For a “man on the street” perspective a couple recent Letters to the Editor of the LA Times were revealing. Vince from Long Beach opined, “The headline (“Polygamy comes next,” Opinion, June 30) implies that polygamy will soon be legalized as liberals take over the country. While complete nonsense, such statements are very effective politically. Fear-mongering like this has been the mainstay of conservative discourse…” Bob from Culver City wrote, “(conservative columnist) Goldberg says polygamy is the next objective of the culture warriors. Well, I'm a social justice warrior and I have never heard the subject mentioned, much less discussed, until I read Goldberg's column.” We can reasonably deduce Vince and Bob are run of the mill progressives. I wonder if we can hold Vince to his unequivocal statement that legalizing polygamy is complete non-sense once the culture masters (whoever it is that determines things like white privilege, micro- aggressions, what is proper to think and say, etc) declare homosexual marriage traditionalists to be hate-filled polygamyphobes. Regarding Bob the Social Justice Warrior, as Seinfeld said to Kramer, I didn’t know it was possible to not know that people can wake up from comas.
The Obergefell decision sounds less like a serious judicial opus and more like a Valentine’s Day card regularly priced at 50 cents at the $Tree. Despite the language on par with a love letter by an anguished teen, one might ask: how dare the Eichmanns’ and Himmlers’ of the Supreme Court confer the State’s warm fuzzy blessing upon Ken and Kevin but not sanctify the loving vows of Jennifer, Justin, and Pat. Moments after Obergefell, a tiresomely predictable decision, was decreed a recently minted PhD named Frederick DeBoer was published at Politico declaring the perfectly obvious: “the moral reasoning behind society’s rejection of polygamy remains just as uncomfortable and legally weak as same-sex marriage opposition was until recently” and “Now that we’ve defined that love and devotion and family isn’t driven by gender alone, why should it be limited to just two individuals?” No waiting for the dust to settle on this subject.
In contrast, a longtime homosexual marriage crusader Jonathan Rauch, also writing in Politico and referencing the Deboer’s article, made an impassioned though somewhat vapid argument in opposition to polygamy. Citing statistics and studies, he essentially tried to prove that polygamy is not in the best interests of society. Despite his apparent intellectual status and association with the Brookings Institute (which to me is a dubious credential) he misses the whole point- this has nothing whatsoever to do with some ill-defined larger societal good, this is about people with enough time and money who either crave State approbation for their personal choices or enjoy the power associated with dispensing of such. If this poor guy sticks with this position he’s going to discover what it’s like to suggest the phrase “settled science” is an oxymoron at an Al Gore fundraiser.
Polygamy is going to be the next progressive sine qua non cause; one only needs to omit the number mentioned in Obergetell, i.e. “In forming a marital union people become something greater than they once were.” It’s as simple and obvious as that, but I am going to go one step further. Our cultural climate today is positively bursting with transgender, inter-gender, bi-gender, etc titillation, whatever someone at any given moment happens to think they are. So, in the spirit of not being a number fascist, wouldn’t it be reasonable for people to marry themselves?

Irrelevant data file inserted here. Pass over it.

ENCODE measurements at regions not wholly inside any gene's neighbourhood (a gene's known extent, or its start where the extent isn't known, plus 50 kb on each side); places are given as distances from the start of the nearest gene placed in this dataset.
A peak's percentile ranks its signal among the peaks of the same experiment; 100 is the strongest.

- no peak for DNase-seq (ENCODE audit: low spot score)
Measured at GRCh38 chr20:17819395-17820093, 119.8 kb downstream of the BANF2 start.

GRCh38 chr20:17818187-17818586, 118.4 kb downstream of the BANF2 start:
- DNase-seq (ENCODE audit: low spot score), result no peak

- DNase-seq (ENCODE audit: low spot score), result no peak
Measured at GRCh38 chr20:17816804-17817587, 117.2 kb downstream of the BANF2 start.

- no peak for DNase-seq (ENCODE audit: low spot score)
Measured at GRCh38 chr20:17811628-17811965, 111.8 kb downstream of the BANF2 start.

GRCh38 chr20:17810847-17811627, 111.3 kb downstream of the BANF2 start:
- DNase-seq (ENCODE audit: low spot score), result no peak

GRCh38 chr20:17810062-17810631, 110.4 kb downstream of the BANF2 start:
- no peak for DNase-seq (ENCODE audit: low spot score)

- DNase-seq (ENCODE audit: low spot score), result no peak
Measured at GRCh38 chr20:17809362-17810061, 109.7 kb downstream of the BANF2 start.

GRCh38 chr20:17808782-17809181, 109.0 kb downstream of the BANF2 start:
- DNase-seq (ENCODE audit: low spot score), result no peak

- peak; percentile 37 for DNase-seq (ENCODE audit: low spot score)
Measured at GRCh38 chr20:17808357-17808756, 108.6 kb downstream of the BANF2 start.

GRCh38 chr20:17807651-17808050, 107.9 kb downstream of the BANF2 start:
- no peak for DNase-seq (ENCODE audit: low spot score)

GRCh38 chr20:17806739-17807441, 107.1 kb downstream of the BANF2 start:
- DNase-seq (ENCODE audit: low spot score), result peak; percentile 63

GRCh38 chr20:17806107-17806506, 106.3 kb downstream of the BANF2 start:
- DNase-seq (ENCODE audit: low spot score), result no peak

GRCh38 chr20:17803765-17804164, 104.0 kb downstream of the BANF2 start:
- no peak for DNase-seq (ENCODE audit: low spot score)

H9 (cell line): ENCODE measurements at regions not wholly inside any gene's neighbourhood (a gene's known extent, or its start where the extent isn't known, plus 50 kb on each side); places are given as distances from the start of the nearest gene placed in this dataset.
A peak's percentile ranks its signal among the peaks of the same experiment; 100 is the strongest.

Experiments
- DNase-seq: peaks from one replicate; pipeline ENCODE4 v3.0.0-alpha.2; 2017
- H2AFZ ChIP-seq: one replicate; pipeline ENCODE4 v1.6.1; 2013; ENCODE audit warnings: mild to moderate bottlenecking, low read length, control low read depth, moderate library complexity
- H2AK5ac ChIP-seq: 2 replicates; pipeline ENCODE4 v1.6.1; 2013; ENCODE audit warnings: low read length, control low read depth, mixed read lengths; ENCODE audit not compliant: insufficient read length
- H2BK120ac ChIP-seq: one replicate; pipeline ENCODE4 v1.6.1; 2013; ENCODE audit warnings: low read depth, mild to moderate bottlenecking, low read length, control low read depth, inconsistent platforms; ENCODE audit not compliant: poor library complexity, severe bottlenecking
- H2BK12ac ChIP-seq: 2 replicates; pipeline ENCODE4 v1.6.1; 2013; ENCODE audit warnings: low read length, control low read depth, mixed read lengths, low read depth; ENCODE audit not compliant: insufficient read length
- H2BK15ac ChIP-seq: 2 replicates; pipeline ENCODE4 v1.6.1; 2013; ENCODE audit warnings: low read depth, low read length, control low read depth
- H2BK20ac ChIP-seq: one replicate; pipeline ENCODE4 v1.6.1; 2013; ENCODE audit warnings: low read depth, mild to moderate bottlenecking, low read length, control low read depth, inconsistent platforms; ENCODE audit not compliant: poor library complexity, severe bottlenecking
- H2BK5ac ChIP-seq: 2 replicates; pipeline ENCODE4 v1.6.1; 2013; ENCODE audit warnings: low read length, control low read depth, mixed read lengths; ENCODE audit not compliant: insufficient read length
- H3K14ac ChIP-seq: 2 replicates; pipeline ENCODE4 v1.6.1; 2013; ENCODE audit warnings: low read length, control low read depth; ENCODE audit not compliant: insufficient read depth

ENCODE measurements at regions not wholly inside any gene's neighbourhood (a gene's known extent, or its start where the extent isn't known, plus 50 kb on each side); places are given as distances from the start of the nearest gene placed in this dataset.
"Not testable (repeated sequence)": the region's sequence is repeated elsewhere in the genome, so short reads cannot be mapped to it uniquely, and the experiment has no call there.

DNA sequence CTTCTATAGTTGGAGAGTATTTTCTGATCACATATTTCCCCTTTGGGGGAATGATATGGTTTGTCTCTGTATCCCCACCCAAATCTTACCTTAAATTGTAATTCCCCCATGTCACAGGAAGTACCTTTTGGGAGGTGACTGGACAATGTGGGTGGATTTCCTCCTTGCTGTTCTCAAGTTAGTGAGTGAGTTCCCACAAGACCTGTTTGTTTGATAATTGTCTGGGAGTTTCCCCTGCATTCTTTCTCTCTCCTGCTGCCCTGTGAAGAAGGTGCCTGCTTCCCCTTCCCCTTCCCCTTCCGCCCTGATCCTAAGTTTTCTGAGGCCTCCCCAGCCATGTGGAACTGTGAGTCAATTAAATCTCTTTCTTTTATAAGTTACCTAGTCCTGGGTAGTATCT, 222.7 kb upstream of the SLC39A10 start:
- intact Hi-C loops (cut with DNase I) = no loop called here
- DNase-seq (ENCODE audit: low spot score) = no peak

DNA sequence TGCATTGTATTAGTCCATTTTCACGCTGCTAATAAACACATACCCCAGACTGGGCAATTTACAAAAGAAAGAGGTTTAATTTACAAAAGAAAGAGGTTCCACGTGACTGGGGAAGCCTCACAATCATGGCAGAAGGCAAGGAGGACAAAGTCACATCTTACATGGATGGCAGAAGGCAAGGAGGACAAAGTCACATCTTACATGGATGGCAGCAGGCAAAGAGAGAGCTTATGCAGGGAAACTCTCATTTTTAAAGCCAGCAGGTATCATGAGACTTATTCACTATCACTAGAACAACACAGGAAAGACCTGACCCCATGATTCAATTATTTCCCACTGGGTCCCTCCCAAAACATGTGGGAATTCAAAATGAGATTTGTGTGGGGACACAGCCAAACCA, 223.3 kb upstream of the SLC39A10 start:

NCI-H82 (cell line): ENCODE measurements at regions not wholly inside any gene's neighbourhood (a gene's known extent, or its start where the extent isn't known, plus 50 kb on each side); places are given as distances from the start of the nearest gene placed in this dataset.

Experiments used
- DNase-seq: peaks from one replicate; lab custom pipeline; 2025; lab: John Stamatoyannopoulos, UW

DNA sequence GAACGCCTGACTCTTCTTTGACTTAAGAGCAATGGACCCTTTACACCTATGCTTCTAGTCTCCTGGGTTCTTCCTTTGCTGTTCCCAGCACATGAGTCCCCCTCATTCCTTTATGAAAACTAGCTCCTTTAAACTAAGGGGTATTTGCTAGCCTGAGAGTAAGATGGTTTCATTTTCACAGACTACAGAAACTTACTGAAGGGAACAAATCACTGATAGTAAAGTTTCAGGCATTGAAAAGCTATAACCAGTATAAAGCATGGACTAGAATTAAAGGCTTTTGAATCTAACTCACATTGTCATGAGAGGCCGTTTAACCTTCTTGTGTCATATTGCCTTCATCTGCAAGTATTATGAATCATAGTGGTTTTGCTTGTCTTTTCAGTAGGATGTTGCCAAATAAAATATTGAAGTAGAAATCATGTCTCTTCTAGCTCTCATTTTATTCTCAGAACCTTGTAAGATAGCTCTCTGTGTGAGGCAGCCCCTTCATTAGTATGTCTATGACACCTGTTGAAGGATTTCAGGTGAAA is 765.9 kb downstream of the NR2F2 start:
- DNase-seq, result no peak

All clever and witty similes aside, my initial opposition to homosexual marriage was lukewarm. The argument of diluting the institution of marriage was intellectually compelling, but not visceral. Also I never really grasped the concept that one’s sexual proclivities, not of any particular concern otherwise, somehow imbues them with a kind of supra-legal status. What turned me was the militancy of the homosexual lobby. I never succumbed to the cultural pressure to abhor George W. Bush, but soon after 911 he made the unfortunate statement, "Either you are with us, or you are with the terrorists," momentarily satisfying words but ultimately ugly ones. The homosexual/progressive powers latched on to this mentality with vigor and have never let go. Hence some of the kindest, most giving people I know, including my spouse, being Christians have been subjected to unrelenting and never repudiated vitriol. It become apparent talk of love was a fabrication, a means to an end, which will be unfolding in the near future. This is not conspiracy theorizing, but a realization that very soon an activist homosexual couple is going to demand a marriage in a traditional Christian church and, upon refusal, sue it. With Obergetell serving as a legal assault weapon the outcome is certain- and vengeance is ours saith the homosexual/progressive establishment.
If you haven’t read the 141-word summation of the Supreme Court in Obergetell you should, it’s pretty awful- as if Kennedy and his four cohorts were trying to obfuscate the fact that their legal reasoning, if any, was completely overshadowed by their passion for the cause. One line in particular impressed me- “Their hope is not to be condemned to live in loneliness, excluded from one of civilization’s oldest institutions.” The power of the State- make war, collect taxes, and cure loneliness. Finally the Supreme Court has found its true calling, a black-robed emotional support group.